We were sitting beside two boys who were early to mid teenaged. A scene showed that the main character didn’t like being the son of a Pastor because he favors the random chance view of the universe. These two boys picked up on the unfamiliar word “Pastor” because they didn’t know what it meant. In one quick sentence I told them what a Pastor is and we all went back to the movie.
Then a scene came where a plane crash happens exactly where it was predicted to happen, and kills the exact number of people that was predicted too. The scene was graphic and disturbing. I have been to aircraft crash sites trying to find people, so it may have been more disturbing to me than it would be to other people. What shocked me most however was the sound of the boys laughing with delight as the people were shown burning and trying to get away from the flames. It was a horrible sight on the screen, and these two thought it was funny. Of course at this point I started to wonder why two so young people were allowed into the theater unescorted, and that led me to the thought of what it costs our children to be denied Truth. These kids didn’t even know what a Pastor is, let alone the benefit of having one teach them Truth. It showed in their delight over suffering. Now these completely unprotected kids were going to watch a well crafted film that was obviously going to be taking on the subject of the nature of God.

At this point the stakes were starting to get pretty high. The movie had my interest and God allowed me get a clear view of the people who could be affected by it.

Through the movie the character played by Nicolas Cage is swayed from the idea of random chance to start believing in determinism. He’s been given a soft of key to all the disasters over a period of 50 years. H e knows the date, the number of people killed and the location. He tries to stop a few of them, but he always fails and the exact number of people predicted end up dying anyway. It doesn’t take long for the predictions to run out. The last prediction states the number of people killed will be “EE” and at first he thinks this is 33, but through investigation he comes to realize it means “Everyone Else.” He now has a date for the end of the world and he’s convinced that it’s going to happen. Of course no one believes him… people argue random chance and think he’s lost his sensibilities.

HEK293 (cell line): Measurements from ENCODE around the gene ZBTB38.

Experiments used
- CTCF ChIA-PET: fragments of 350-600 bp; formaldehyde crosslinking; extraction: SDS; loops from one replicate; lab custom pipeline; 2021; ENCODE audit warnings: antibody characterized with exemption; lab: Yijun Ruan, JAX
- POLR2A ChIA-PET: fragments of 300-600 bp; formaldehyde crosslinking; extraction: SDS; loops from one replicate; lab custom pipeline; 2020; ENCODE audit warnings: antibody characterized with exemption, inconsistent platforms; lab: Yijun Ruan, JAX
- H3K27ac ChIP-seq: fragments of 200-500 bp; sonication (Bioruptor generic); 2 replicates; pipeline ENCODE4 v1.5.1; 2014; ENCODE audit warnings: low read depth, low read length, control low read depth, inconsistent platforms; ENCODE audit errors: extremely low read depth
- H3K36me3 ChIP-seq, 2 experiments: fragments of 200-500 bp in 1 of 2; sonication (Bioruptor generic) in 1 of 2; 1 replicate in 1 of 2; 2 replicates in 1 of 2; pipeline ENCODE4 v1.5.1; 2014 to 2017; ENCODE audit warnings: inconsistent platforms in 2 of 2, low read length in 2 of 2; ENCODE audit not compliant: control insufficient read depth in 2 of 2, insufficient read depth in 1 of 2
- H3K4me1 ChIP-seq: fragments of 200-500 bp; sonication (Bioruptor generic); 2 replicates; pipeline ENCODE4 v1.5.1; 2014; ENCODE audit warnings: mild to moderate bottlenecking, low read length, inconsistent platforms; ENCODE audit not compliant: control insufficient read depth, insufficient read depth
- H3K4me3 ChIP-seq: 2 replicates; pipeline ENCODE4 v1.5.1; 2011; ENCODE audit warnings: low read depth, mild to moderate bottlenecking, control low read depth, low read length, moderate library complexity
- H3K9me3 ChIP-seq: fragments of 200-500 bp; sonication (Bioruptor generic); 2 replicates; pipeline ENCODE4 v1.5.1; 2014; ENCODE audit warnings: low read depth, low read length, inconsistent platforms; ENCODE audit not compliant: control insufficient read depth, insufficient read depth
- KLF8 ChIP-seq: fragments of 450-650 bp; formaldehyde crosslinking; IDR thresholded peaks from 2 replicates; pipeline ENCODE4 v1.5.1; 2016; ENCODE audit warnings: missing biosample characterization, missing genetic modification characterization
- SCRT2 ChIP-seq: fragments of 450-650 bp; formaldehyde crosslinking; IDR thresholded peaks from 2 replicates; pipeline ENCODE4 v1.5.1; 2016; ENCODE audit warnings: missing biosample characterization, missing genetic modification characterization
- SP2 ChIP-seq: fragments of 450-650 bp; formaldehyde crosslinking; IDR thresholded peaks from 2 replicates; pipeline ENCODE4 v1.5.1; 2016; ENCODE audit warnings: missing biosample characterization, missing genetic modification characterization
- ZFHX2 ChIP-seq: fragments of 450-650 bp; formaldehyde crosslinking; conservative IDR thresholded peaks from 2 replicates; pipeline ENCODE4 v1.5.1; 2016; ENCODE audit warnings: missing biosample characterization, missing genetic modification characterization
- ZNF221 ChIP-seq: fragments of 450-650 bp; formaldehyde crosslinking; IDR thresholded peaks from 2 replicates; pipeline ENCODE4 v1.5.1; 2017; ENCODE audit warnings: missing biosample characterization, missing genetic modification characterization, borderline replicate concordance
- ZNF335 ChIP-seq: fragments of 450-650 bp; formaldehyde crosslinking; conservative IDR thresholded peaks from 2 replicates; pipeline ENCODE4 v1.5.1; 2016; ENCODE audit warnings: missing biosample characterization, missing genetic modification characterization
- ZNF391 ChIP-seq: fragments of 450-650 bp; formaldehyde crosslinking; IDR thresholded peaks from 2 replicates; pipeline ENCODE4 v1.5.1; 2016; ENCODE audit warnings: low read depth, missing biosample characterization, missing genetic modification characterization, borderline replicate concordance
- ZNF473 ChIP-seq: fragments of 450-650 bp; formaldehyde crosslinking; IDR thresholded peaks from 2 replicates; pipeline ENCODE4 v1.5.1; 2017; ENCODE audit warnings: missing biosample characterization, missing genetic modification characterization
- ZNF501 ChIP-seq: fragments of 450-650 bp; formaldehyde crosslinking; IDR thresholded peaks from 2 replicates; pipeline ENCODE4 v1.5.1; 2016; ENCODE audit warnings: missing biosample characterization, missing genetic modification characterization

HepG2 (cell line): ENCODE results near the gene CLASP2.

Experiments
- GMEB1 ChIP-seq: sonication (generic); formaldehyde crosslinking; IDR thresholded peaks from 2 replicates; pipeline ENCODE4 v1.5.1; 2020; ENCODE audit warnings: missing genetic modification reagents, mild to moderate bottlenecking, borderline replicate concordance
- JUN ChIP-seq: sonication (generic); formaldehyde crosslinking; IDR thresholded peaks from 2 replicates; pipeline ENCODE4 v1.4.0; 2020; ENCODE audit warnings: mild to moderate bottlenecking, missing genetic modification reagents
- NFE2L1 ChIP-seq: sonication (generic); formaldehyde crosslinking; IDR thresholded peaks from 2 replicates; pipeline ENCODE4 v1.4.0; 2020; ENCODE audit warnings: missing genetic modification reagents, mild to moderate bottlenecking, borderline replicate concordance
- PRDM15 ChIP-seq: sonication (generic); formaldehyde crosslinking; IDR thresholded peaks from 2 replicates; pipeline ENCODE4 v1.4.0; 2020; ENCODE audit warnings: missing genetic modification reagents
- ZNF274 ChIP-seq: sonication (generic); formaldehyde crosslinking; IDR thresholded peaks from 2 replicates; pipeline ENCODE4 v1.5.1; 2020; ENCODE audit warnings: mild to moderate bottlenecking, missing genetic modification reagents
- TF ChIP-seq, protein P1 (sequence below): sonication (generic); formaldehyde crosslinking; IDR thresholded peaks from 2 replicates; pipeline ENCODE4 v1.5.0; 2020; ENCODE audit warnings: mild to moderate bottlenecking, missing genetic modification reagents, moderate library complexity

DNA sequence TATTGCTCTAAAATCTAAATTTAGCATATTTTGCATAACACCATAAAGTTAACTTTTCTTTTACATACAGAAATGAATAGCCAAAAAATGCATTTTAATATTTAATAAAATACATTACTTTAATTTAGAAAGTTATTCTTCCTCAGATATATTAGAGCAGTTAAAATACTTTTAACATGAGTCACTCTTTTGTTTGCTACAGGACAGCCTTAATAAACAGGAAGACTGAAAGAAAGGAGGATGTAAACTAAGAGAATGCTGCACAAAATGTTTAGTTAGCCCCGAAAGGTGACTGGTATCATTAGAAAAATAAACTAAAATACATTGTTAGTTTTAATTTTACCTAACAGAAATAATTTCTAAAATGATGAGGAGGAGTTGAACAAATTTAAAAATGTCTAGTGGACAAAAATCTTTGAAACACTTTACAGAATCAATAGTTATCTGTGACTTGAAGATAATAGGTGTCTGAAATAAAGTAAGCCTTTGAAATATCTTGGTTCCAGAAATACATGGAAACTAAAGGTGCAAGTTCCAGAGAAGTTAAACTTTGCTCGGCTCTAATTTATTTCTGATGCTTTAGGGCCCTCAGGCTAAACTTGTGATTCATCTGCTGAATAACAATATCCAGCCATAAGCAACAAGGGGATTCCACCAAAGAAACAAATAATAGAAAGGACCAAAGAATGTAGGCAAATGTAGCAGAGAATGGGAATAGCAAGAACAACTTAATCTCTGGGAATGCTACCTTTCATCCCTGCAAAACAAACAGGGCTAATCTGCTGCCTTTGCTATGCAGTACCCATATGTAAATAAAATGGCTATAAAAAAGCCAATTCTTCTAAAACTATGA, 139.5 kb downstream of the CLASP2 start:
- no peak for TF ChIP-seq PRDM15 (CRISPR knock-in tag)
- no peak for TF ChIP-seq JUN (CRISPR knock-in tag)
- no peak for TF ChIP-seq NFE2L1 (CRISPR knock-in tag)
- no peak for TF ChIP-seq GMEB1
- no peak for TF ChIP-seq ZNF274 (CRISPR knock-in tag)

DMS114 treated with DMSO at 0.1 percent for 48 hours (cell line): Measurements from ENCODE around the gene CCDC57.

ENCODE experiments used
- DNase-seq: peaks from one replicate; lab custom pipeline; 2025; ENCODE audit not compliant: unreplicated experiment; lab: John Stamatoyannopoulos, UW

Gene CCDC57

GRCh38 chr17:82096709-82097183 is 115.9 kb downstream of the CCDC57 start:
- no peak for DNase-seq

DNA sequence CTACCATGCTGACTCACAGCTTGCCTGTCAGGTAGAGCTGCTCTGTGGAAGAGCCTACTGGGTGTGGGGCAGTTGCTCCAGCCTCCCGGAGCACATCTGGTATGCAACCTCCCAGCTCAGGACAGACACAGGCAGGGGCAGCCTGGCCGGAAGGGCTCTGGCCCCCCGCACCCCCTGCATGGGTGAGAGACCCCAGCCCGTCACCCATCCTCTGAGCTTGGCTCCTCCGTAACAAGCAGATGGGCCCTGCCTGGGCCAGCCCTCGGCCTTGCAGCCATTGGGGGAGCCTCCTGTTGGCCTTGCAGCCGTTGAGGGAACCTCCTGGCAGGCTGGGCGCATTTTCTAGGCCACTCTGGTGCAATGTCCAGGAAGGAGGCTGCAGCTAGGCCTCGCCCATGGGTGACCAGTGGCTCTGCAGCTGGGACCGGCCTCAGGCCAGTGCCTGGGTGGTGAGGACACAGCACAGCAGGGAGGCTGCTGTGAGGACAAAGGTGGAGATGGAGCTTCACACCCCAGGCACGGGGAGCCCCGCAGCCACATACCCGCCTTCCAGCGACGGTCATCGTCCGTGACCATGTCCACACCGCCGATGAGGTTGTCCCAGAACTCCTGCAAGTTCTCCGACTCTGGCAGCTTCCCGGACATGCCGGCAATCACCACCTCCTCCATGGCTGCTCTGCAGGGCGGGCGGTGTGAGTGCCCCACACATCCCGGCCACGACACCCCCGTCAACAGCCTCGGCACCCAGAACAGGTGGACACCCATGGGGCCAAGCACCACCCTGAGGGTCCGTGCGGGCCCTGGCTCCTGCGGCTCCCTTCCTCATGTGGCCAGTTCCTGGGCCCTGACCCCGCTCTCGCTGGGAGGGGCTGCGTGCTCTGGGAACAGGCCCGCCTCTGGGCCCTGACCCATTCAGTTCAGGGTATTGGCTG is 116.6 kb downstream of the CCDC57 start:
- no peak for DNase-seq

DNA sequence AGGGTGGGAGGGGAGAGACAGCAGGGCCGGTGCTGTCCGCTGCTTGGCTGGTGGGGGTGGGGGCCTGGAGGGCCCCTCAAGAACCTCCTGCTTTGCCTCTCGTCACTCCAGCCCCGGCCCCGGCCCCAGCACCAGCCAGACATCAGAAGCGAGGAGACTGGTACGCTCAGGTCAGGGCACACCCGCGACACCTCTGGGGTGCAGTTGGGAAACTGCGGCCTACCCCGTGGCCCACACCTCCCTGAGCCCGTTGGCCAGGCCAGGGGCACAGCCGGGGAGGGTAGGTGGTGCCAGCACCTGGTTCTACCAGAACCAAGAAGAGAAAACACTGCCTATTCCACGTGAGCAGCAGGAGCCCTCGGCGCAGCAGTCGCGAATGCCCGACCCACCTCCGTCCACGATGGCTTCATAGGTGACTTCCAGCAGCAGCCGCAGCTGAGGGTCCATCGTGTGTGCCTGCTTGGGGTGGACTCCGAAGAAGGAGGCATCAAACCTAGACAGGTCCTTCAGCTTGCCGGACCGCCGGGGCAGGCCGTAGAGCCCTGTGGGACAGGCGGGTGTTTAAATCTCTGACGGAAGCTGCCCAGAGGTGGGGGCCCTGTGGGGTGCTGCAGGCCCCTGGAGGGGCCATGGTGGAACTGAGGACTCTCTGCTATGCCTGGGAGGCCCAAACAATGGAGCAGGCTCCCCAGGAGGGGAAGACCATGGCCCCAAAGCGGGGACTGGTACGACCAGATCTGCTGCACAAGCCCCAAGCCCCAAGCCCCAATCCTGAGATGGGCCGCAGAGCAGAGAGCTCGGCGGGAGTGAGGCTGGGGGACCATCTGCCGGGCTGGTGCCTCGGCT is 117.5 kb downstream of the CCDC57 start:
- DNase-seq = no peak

Over the course of the film the predictions are tied to the Bible, particularly the book of Ezekiel. Some creepy individuals show up, and they are recognizable as matching the descriptions of Angels in the bible. The imagery is carefully matched to the descriptions of things in Ezekiel, which I found fascinating.

In the middle act of the film we witness a conversation between the main character and his father, the Pastor. Nicolas Cage warns him that the end of the world is coming, and the Pastor responds that if it is time for the Lord to take him then he’s ready and asks Nick if he is too. The phone lines go down at that point stopping the conversation. Was this a determined event?

In the last act Nick teams up with a woman to try to save themselves and their kids he continues to fight against what has been determined. The woman dies, just as predicted, and the kids get taken by these angel people. Nick has figured out where they are supposed to go on the day the world ends and he heads there, expecting to find the kids there. Turns out the kids are there, with the angels. His son is getting ready to get into, you guessed it, a space ship. The little child is told that his dad can’t come with him. He’s broken hearted of course, but he explains to his dad that only those who have been chosen and have heard the call can go. Nicolas Cage pleads with the angels momentarily but then surrenders to the fact that he can’t go and sends his son off with his love.